Water quality has improved significantly over the last two decades.
By working with the water industry and other interested organisations, we've dealt with many of the major sources of pollution that are affecting our waterways.
We're now changing the way we measure the quality of the water environment to help us focus on other sources of pollution so we can continue to protect and enhance the health of the public, animals, plants and habitats.
How did we used to measure water quality?
For the last twenty years, we've used a general quality assessment (GQA) scheme to assess river water quality in terms of chemistry, biology and nutrients. GQA has helped drive environmental improvements by dealing with the main sources of pollutants, such as discharges from sewage treatment works.
We now need a more sophisticated way of assessing the whole water environment that will help us direct action to where it's most needed. The European Water Framework Directive (WFD) will allow us to do this.
River water quality
River water quality has generally improved over the past couple of decades in terms of chemistry and biology (Indicator: rivers of good or excellent quality). We’ve also seen a fall in the amount of nutrients in our rivers over this time (Indicator: rivers with high levels of nutrients).
Biological quality - an indicator of overall health of rivers
Our aim is to get as many rivers as possible iclassed as excellent or good. In 2008, 72 per cent of English rivers were at this level - the best on record, this is up from 55 per cent in 1990.
88 per cent of Welsh rivers were of good or excellent quality - again, the best on record, compared with 79 per cent in 1990.
Chemical quality - an indicator of organic pollution in general
In 2008 79 per cent of English rivers were at excellent or good quality, up from 55 per cent in 1990.
95 per cent of Welsh rivers were of good or better quality, up from 86 per cent in 1990.
Nutrient status - phosphate and nitrate in rivers
Our aim is to continue to reduce the number of rivers with high concentrations of nutrients. High concentrations are classed as greater than 0.1mg/l for phosphate and 30mg/l for nitrate.
In 2008, 51 per cent of English rivers had high concentrations of phosphate compared with 69 per cent in 1990. High concentrations of nitrate were found in 32 per cent of English rivers in 2008 compared with 36 per cent in 1995.
8.5 per cent of Welsh rivers had high concentrations of phosphate in 2008, compared 26 per cent in 1990. High concentrations of nitrate rarely occur in Welsh rivers.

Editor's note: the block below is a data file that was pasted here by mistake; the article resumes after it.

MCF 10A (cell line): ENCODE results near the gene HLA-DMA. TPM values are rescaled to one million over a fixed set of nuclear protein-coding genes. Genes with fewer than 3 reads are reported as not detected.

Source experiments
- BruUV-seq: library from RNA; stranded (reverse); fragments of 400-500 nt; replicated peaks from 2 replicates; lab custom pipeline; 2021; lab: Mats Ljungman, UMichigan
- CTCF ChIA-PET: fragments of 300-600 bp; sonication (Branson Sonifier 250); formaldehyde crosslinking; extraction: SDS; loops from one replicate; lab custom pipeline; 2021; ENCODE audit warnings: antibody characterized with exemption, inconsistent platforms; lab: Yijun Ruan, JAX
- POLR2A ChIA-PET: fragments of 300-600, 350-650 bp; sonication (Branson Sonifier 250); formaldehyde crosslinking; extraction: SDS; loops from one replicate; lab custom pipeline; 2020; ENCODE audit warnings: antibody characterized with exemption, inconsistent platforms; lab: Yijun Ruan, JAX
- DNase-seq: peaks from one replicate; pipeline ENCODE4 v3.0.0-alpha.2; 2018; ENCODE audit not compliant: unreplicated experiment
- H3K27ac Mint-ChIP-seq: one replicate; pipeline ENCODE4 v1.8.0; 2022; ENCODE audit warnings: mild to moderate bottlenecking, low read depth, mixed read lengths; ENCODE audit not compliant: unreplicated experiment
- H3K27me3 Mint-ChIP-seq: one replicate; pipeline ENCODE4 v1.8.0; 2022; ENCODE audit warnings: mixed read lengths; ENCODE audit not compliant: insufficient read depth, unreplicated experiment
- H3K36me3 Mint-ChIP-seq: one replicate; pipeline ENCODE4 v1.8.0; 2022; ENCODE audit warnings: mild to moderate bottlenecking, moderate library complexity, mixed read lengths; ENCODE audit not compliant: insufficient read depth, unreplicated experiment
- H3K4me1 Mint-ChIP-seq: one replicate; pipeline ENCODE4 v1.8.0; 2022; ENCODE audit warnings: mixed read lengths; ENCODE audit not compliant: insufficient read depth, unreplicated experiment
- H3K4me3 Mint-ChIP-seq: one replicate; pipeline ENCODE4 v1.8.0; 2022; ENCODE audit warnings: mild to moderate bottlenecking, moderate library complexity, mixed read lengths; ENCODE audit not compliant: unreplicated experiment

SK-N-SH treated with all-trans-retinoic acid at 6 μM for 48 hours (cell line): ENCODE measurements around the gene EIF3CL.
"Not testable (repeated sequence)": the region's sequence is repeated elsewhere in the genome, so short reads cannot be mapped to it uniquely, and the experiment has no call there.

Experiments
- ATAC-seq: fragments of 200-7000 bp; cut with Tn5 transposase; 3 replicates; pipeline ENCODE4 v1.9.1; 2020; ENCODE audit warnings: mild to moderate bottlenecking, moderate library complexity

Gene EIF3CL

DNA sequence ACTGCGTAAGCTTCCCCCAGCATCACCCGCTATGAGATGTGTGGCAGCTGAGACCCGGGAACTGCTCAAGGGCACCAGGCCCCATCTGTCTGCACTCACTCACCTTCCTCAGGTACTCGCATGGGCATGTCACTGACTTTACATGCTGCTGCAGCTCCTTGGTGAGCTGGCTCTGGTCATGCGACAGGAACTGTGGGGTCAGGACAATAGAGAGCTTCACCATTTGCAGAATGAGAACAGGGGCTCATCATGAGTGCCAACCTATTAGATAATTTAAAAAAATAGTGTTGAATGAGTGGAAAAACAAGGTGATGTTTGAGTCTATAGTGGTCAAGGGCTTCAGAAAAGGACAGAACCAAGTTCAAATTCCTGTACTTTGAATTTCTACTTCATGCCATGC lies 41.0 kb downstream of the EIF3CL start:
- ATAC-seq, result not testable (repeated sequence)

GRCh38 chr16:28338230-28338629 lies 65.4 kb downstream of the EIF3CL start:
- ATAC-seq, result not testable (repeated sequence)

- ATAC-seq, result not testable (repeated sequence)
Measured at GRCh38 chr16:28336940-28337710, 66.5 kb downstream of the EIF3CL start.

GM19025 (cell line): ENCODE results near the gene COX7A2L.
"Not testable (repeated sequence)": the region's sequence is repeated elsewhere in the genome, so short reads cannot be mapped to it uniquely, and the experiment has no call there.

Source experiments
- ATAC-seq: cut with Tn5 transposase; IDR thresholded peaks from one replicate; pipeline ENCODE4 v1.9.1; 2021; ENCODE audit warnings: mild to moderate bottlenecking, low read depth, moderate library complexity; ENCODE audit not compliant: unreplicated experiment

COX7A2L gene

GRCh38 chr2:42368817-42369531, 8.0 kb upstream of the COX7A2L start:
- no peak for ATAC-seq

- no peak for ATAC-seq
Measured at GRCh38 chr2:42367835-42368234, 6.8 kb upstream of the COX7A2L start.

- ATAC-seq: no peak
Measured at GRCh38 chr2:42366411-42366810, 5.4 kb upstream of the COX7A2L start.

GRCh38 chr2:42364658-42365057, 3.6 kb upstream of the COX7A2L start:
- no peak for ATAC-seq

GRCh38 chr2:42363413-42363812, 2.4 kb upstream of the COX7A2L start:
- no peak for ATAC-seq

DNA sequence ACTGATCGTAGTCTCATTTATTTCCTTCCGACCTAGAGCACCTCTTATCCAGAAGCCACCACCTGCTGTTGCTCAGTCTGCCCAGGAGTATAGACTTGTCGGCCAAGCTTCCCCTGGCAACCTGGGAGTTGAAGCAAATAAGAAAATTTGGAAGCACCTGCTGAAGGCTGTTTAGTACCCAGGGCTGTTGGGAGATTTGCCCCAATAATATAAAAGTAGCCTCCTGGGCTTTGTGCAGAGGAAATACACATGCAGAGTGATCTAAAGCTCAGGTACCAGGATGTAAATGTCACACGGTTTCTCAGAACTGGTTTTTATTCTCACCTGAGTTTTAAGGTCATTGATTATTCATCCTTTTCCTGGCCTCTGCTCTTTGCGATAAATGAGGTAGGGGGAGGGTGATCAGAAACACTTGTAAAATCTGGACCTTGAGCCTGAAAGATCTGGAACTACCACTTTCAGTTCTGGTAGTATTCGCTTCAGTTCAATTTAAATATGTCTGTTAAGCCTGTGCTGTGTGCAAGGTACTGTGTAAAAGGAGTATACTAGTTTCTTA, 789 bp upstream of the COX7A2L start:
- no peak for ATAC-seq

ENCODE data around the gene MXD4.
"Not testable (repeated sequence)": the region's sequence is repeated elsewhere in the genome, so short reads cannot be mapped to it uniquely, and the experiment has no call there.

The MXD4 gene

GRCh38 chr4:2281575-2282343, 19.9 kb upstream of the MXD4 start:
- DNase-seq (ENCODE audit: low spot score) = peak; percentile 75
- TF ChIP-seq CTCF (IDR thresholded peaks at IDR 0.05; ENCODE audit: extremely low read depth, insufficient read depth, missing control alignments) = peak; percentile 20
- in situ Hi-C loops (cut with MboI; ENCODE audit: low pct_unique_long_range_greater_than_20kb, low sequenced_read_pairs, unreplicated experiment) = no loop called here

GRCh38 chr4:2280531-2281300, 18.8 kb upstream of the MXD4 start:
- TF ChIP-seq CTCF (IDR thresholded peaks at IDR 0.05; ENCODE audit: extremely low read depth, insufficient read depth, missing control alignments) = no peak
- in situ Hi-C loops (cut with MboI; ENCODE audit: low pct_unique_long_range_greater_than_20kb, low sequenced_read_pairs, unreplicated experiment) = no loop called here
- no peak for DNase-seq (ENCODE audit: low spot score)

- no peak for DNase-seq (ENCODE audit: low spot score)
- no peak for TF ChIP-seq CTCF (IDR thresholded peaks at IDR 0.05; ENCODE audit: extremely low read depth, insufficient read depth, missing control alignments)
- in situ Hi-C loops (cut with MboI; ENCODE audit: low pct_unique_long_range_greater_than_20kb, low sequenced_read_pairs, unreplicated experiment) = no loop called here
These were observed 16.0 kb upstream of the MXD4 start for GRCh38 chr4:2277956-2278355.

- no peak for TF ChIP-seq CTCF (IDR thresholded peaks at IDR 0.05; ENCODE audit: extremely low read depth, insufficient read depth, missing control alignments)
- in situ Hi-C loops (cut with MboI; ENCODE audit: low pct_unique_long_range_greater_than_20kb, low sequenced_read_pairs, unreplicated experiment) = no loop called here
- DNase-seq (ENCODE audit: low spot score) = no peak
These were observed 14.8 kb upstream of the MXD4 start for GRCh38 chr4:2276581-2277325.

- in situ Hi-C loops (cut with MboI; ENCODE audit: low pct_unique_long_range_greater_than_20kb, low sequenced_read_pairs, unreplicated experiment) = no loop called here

How does this compare with classification results for the WFD?
Under the EU Water Framework Directive (WFD), water quality assessments are being published using a new, tougher methodology. WFD monitoring, known as classification, is risk-based and focuses where there is likely to be a problem. It uses a principle of ‘one out, all out’ which means that the poorest individual result drives the overall.
It also is based on a far wider range of assessments than GQA classification. It reports on over 30 measures, grouped into ecological status (including biology and ‘elements’ such as phosphorus and pH) and chemical status (‘priority substances’). The WFD also covers estuaries, coastal waters, groundwater and lakes as well as rivers.
Differences in the data
The changes to the assessments means that WFD results appear significantly different to GQA data. We need to be careful when comparing the two. To make this easier, we are running the WFD and GQA classifications at the same time for 3 years. In 2011 we will follow the WFD classification only.
The important point is that we are using a more sophisticated way of measuring the water environment that looks at the impact of all pressures and allows us to deal with the biggest issues.
Using the new classification system, results for assessed rivers in England and Wales show that for overall ecological classification 26 per cent of rivers are good or better, 60 per cent are moderate, 12 per cent are poor and 2 per cent are bad.
Results for all assessed surface water bodies show that 29 per cent meet good ecological status or better, which includes 36 per cent of lakes and 27 per cent of estuaries and coastal waters (Figure 1: status of all water bodies).
Results for assessed groundwaters show that 65 per cent meet good quantitative status (in relation to groundwater abstraction pressures) and 59 per cent meet good status for chemicals.
These figures include the ecological potential where water bodies are artificial or heavily modified. Some water bodies will never achieve good ecological status because they have been physically altered for a specific use, such as navigation, recreation, water storage or flood protection. Ecological potential is based on the quality that can be achieved given a waterbody’s changed conditions.
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